Mach was the first great modern relationalist. In his writing, the observable properties of bodies are considered to define physical states, and this pragmatism is taken far more seriously than the concept of universal (theoretical) law. Later, Mach discusses causality: "Where we assign a cause, we only express a relation of connection, an existing of fact; that is to say, we describe. ... It is far better to regard the conceptual determinative elements of a fact as dependent upon one another in exactly the same sense as the mathematician, for example the geometer, does."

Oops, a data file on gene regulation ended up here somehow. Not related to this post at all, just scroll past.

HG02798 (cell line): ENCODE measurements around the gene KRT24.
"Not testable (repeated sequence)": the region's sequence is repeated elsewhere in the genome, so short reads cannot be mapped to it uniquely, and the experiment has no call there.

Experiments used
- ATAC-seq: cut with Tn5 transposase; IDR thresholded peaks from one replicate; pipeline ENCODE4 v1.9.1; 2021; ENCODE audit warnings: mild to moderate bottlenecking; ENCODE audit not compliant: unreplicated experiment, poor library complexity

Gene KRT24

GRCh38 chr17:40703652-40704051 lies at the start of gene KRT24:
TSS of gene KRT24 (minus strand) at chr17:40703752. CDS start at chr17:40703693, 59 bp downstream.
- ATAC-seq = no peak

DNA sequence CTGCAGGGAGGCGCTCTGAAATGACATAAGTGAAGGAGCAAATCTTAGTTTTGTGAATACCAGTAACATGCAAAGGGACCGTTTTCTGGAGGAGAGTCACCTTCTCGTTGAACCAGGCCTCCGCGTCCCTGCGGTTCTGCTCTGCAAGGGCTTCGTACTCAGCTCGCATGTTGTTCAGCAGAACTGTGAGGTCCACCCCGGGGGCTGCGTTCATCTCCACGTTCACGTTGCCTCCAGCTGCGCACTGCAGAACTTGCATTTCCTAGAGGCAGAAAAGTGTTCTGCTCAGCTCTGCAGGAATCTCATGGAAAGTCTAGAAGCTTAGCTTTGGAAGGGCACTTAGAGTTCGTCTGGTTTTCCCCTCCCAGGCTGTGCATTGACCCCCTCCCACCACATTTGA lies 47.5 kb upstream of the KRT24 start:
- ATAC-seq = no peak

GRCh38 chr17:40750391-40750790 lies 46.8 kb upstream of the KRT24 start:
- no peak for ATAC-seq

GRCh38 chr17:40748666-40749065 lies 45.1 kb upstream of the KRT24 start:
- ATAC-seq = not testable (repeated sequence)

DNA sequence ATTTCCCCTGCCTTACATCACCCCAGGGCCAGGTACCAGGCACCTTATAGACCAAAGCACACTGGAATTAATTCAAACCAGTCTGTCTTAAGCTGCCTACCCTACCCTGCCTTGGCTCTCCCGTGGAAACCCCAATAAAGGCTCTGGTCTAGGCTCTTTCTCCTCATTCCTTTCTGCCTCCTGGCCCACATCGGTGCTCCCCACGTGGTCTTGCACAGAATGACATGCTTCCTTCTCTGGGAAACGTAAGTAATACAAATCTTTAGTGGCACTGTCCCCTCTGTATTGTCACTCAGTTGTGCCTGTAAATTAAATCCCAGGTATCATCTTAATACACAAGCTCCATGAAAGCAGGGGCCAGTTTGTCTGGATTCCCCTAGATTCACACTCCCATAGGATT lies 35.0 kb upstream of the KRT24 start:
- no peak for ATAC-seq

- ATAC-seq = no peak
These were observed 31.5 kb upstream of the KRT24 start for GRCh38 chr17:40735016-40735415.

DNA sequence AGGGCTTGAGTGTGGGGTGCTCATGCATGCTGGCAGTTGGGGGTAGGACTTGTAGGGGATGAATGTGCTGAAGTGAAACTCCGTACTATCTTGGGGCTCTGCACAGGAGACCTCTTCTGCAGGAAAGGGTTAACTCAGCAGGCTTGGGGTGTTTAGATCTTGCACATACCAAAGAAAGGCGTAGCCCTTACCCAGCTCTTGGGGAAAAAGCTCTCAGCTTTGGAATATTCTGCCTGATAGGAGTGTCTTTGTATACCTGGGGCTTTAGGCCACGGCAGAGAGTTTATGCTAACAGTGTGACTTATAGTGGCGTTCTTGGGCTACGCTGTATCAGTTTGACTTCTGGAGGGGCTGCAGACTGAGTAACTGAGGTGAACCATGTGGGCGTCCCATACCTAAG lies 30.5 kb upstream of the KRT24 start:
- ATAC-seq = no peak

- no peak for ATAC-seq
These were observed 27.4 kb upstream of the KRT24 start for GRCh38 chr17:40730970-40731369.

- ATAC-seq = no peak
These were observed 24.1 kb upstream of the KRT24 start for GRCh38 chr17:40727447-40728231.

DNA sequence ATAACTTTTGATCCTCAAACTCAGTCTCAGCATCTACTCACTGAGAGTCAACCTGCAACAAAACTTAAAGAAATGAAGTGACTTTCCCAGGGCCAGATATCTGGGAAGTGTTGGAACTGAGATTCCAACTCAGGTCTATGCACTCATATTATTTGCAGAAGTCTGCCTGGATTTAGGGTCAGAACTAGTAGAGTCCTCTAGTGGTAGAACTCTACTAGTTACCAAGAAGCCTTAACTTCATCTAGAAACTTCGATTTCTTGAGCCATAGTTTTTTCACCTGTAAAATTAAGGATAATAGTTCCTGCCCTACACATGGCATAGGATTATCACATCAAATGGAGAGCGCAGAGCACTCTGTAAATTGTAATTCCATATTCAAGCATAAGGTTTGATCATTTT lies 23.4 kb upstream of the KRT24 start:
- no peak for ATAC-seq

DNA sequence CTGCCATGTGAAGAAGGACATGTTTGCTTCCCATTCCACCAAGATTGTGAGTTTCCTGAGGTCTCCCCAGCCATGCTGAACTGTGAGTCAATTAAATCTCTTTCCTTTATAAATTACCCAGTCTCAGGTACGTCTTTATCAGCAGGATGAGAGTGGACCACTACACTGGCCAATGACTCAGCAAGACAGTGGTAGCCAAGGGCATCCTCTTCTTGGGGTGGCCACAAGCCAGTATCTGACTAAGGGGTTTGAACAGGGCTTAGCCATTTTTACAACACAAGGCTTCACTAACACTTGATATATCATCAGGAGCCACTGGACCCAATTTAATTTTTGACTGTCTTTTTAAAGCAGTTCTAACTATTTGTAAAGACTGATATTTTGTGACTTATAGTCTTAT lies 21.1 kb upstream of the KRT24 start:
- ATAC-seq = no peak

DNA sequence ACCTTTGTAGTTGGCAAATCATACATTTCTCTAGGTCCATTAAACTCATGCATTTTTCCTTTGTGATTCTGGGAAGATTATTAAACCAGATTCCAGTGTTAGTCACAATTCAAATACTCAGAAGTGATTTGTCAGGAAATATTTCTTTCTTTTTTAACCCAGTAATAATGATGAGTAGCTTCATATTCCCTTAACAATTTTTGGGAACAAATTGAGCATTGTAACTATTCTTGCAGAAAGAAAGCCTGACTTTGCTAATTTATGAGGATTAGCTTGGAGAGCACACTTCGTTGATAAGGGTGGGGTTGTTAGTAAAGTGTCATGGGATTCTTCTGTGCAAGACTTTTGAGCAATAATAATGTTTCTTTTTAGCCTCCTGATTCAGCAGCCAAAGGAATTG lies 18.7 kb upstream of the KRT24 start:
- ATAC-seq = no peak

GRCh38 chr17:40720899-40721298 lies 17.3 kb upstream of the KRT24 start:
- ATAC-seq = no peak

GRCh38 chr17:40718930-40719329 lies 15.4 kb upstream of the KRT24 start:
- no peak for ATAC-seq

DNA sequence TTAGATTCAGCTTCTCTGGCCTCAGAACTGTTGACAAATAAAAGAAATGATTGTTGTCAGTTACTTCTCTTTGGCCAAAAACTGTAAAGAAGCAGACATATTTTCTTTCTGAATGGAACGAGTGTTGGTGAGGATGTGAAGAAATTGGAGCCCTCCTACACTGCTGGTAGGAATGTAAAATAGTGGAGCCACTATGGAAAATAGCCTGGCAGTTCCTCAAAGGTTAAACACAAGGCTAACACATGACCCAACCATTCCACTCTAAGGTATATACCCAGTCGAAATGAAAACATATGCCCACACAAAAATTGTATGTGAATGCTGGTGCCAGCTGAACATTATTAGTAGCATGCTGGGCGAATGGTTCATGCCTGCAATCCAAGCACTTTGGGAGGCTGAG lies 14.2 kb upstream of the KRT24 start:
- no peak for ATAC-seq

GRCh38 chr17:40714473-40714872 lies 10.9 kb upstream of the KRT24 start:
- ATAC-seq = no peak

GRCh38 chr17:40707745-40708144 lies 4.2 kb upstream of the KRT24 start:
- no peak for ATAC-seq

This is very much in the spirit of relational set theory, the axioms of which are properly formulated in topos theory. In particular, the axiom of comprehension states that there exists a set (contained in a chosen universal set) containing all elements $x$ such that $x \in \phi$, where $\phi$ is a property that may be stated logically. Recall that it was Gray who first considered extending this axiom to category theory, whereby he found himself developing the Gray tensor product for bicategories.
 in English, ed. B. McGuinness (Reidel 1986)